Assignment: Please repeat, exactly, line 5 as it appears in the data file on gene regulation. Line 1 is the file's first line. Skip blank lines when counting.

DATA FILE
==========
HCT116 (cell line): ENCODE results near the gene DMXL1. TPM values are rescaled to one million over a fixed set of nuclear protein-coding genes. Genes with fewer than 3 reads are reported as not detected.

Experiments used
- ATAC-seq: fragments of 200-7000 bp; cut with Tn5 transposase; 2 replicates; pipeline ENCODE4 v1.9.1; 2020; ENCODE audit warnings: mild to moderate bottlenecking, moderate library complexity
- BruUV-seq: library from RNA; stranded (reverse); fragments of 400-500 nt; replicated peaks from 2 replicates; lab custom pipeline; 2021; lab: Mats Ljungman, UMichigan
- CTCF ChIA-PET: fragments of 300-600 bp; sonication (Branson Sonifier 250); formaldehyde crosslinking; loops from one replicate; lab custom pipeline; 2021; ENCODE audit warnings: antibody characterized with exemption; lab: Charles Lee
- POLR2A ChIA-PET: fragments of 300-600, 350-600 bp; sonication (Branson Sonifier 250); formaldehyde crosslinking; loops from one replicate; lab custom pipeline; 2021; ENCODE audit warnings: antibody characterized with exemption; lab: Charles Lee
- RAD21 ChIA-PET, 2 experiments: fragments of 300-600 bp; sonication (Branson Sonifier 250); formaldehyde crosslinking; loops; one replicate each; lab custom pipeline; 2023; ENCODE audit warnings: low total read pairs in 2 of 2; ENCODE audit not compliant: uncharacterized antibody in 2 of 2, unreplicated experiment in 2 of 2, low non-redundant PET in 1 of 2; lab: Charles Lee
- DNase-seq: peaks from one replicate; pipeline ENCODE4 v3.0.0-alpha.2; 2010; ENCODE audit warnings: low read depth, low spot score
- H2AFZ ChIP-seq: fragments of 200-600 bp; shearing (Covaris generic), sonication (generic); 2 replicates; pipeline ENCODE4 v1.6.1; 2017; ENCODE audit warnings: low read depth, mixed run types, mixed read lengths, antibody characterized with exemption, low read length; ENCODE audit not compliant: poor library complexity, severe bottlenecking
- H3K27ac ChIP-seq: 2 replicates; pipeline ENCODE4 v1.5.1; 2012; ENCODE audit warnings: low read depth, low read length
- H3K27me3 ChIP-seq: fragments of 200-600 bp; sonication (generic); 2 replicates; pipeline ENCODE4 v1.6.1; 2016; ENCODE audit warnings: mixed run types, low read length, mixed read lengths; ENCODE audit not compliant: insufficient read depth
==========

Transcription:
- CTCF ChIA-PET: fragments of 300-600 bp; sonication (Branson Sonifier 250); formaldehyde crosslinking; loops from one replicate; lab custom pipeline; 2021; ENCODE audit warnings: antibody characterized with exemption; lab: Charles Lee